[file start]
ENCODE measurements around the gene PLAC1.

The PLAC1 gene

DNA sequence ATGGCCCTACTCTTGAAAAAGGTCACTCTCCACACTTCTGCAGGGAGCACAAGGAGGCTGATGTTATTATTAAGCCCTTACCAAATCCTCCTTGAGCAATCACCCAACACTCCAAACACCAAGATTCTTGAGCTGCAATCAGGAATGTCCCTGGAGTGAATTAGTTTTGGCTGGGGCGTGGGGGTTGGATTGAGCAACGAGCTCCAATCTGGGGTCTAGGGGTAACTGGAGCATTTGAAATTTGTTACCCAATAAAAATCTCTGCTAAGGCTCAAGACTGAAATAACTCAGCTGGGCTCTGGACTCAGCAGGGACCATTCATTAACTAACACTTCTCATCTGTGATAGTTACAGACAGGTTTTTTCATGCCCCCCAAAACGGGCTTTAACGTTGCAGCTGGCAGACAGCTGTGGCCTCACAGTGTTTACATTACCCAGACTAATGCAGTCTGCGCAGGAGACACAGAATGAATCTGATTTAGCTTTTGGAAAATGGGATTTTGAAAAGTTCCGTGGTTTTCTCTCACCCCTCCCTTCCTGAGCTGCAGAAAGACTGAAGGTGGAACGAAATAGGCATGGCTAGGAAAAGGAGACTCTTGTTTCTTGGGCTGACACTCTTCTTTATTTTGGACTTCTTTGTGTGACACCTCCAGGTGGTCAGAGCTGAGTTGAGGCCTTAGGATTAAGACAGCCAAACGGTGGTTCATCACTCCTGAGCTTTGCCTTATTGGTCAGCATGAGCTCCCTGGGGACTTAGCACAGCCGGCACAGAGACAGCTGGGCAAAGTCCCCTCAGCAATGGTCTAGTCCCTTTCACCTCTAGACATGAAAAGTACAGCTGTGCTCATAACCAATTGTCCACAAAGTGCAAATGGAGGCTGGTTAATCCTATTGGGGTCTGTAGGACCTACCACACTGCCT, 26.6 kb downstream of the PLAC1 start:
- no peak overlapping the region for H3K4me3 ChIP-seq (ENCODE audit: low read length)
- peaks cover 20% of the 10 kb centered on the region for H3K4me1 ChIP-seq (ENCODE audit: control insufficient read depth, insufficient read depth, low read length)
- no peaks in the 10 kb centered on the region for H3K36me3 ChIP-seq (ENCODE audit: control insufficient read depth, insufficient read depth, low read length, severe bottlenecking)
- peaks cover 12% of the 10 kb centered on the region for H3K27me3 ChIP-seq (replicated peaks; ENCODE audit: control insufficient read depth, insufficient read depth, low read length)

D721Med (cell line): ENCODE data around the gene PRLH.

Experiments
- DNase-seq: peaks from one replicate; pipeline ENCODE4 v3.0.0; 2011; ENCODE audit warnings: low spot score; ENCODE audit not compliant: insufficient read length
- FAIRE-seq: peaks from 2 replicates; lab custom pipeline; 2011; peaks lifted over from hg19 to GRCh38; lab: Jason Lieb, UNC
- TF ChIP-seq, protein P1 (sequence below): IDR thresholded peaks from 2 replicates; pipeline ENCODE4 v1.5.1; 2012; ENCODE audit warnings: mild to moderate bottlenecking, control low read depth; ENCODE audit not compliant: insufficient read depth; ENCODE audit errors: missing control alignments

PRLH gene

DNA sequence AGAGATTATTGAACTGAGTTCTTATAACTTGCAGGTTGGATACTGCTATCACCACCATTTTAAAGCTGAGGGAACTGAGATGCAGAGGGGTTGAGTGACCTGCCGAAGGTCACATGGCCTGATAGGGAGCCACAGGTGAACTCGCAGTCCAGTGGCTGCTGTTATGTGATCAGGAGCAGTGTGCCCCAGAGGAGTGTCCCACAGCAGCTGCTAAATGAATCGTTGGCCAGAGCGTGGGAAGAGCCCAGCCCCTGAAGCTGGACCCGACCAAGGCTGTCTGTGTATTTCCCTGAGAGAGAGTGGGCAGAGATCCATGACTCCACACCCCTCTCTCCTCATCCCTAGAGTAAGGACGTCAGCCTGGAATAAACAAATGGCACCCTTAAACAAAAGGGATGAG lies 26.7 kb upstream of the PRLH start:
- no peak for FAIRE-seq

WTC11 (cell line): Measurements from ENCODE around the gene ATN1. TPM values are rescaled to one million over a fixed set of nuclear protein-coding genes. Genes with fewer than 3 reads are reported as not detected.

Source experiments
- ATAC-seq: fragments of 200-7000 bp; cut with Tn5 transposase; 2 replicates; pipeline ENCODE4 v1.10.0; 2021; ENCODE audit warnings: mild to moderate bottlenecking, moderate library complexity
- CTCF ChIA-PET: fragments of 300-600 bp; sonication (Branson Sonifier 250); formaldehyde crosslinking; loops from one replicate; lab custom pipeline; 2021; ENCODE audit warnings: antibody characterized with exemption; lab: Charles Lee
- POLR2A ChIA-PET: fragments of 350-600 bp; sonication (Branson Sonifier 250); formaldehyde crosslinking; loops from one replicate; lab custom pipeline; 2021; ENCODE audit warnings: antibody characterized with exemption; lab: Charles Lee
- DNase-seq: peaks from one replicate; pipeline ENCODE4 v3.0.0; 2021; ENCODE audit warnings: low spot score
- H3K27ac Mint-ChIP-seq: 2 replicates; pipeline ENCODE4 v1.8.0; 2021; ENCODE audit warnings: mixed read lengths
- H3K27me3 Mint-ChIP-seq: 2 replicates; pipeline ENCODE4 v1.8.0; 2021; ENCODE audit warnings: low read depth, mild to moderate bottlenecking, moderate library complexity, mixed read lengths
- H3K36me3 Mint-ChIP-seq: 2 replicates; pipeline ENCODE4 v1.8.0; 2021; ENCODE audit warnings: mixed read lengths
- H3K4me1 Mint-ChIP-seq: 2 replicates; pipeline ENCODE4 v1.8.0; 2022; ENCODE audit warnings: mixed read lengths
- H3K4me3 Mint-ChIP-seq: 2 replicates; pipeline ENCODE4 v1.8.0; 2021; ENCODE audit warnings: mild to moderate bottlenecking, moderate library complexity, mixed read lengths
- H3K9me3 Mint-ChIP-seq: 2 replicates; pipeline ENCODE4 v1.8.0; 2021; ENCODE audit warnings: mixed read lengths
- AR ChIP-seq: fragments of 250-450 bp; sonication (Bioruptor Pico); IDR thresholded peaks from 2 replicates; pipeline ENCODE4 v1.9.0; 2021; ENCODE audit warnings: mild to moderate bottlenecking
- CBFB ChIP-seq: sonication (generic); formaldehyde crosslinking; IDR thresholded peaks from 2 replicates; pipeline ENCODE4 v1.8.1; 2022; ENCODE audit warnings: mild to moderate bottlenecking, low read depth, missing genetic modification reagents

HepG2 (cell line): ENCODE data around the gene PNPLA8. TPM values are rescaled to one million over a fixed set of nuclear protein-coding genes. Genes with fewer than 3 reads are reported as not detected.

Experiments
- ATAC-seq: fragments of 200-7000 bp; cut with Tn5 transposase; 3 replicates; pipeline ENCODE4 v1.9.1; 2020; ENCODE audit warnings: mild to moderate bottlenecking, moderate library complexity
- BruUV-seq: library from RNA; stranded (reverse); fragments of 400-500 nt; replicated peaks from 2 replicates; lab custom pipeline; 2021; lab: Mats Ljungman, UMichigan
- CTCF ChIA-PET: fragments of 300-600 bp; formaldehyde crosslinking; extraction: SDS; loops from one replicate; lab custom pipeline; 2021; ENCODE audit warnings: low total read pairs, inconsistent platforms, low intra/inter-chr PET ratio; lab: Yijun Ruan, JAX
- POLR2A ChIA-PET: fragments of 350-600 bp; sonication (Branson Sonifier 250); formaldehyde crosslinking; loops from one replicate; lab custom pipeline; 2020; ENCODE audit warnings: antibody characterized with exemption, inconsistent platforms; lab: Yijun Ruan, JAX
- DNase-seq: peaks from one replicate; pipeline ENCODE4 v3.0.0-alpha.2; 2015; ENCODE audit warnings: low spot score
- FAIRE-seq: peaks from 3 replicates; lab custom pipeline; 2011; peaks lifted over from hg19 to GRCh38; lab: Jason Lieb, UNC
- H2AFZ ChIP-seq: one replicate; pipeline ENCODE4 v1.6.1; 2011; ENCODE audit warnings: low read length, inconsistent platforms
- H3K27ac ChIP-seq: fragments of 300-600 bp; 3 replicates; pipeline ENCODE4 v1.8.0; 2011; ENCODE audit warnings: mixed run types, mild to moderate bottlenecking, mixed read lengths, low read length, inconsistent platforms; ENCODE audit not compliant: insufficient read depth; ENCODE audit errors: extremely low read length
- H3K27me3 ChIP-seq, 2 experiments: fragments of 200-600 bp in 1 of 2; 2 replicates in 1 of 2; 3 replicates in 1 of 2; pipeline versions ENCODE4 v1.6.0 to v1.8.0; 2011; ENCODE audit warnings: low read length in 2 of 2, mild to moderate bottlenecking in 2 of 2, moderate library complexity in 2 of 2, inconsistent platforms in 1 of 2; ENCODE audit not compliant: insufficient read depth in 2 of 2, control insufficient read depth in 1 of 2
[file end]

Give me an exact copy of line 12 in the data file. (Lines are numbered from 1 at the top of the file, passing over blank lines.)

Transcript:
- TF ChIP-seq, protein P1 (sequence below): IDR thresholded peaks from 2 replicates; pipeline ENCODE4 v1.5.1; 2012; ENCODE audit warnings: mild to moderate bottlenecking, control low read depth; ENCODE audit not compliant: insufficient read depth; ENCODE audit errors: missing control alignments